Can't say the NSA/PRISM security services surveillance controversy has got me very hot under the collar. Maybe its just that I struggle to get excited about Big Brother-esque snooping, when privacy is something of a redundant concept these days - CCTV is everywhere in the UK, even in Welsh forests!
Though phone tapping is another issue, I have always taken it for granted that electronic communication is a public forum. Though I must admit I have broken my own rule a few times in the heat of the moment, I would never send an email or put a post on Twitter or Facebook that I wouldn't be happy for the whole world to see (including MI5 and Mr Gove). Which is why I am taken aback by those who very obviously perceive that these are private means of communication - they are not!SXC.hu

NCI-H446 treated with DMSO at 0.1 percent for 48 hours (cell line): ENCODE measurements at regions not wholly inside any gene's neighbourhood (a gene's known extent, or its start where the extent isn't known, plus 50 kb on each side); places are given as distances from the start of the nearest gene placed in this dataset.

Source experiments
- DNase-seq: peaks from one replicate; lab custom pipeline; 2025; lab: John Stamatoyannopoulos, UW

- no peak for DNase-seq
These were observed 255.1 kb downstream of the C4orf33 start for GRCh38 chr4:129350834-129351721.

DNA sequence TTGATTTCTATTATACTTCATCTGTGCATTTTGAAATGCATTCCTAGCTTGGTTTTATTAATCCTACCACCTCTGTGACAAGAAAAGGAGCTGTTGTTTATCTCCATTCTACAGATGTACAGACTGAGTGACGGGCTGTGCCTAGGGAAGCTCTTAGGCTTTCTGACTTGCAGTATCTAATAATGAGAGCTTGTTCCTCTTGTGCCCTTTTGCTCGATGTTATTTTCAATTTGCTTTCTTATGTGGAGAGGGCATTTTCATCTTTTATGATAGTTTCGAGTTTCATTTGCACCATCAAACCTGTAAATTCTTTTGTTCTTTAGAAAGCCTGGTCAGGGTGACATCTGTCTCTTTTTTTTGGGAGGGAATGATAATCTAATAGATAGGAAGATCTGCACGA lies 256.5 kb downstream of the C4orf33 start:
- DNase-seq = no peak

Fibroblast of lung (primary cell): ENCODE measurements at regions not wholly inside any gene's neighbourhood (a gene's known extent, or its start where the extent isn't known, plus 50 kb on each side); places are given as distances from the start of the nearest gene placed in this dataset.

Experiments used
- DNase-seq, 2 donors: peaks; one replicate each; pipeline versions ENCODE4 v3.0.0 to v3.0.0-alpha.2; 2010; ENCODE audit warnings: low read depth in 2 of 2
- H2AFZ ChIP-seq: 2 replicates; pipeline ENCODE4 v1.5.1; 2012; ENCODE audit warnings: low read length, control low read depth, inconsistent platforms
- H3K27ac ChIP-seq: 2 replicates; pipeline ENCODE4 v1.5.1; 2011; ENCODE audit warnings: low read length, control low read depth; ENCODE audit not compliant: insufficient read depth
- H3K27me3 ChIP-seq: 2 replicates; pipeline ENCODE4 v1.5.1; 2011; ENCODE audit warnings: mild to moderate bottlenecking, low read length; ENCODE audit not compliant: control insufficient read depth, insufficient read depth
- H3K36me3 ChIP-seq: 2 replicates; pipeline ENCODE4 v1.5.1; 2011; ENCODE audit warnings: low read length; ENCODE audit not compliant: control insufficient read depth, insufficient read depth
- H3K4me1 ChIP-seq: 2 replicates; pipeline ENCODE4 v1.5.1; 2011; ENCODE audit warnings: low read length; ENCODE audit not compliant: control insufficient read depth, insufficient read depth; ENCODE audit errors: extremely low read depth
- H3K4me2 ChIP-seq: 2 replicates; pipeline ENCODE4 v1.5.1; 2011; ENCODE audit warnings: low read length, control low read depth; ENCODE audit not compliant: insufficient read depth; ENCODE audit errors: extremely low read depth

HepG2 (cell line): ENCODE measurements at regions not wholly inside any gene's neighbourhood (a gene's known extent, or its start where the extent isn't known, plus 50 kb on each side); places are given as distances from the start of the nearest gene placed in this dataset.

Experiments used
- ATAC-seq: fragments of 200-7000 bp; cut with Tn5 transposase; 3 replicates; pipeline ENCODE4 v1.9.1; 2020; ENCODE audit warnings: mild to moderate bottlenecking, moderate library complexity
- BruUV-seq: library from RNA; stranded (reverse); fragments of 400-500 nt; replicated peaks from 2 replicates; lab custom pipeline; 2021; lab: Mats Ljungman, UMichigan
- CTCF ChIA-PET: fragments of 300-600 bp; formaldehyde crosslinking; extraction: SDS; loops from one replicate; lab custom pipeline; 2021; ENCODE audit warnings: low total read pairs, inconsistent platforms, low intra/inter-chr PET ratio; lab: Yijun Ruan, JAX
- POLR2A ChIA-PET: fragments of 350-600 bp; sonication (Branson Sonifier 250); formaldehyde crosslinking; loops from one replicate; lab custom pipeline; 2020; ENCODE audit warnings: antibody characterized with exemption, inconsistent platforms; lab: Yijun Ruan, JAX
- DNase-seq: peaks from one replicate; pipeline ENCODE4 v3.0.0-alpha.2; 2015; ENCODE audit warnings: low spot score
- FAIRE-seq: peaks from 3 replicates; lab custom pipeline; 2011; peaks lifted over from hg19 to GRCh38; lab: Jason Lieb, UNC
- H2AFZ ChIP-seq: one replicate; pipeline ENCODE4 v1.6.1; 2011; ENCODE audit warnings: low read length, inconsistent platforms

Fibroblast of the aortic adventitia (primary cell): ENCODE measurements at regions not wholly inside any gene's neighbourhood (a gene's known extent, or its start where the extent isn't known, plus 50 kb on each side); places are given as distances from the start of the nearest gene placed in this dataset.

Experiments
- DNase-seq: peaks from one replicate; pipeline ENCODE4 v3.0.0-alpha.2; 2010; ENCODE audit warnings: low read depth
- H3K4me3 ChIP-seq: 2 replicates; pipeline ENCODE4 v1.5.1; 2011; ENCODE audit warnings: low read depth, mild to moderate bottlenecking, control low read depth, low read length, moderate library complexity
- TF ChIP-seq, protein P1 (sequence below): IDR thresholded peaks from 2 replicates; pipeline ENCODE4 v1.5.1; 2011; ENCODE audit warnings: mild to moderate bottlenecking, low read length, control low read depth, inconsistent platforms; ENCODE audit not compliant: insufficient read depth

Only the other day, I had a very reputable company requesting that I send financial details via email (I didn't). Last night's BBC Question Time audience (made up entirely of 16 and 17 year old 'digital natives') were getting very exercised by the idea that the security services might take a look at their Facebook accounts! If they genuinely think that social media is a secure means of communication, then our e-safety education is seriously flawed. And maybe it is? Perhaps the emphasis on caution, secure passwords and restrained profiles gives the impression that social media and digital communication can be private and safe if we do the right things. Yes, being e-safe is important in terms of avoiding contact by undesirables or those outside your social circle, but it doesn't mean that posts and images are private. Whether it be for the greater good or not, the state has the potential to see everything posted online, so we need to get over it ...
Tony Pickford is a tutor and writer on primary education.